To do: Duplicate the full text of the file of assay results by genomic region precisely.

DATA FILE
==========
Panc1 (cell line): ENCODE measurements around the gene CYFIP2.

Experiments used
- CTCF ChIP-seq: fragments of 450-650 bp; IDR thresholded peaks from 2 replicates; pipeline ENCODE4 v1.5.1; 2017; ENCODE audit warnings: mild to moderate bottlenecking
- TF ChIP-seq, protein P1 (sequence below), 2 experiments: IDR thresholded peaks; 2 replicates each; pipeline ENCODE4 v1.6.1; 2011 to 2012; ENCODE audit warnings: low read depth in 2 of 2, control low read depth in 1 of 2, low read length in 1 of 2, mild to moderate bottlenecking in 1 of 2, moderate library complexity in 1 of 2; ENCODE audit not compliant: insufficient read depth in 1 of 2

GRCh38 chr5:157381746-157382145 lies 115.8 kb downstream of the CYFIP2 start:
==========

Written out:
Panc1 (cell line): ENCODE measurements around the gene CYFIP2.

Experiments used
- CTCF ChIP-seq: fragments of 450-650 bp; IDR thresholded peaks from 2 replicates; pipeline ENCODE4 v1.5.1; 2017; ENCODE audit warnings: mild to moderate bottlenecking
- TF ChIP-seq, protein P1 (sequence below), 2 experiments: IDR thresholded peaks; 2 replicates each; pipeline ENCODE4 v1.6.1; 2011 to 2012; ENCODE audit warnings: low read depth in 2 of 2, control low read depth in 1 of 2, low read length in 1 of 2, mild to moderate bottlenecking in 1 of 2, moderate library complexity in 1 of 2; ENCODE audit not compliant: insufficient read depth in 1 of 2

GRCh38 chr5:157381746-157382145 lies 115.8 kb downstream of the CYFIP2 start: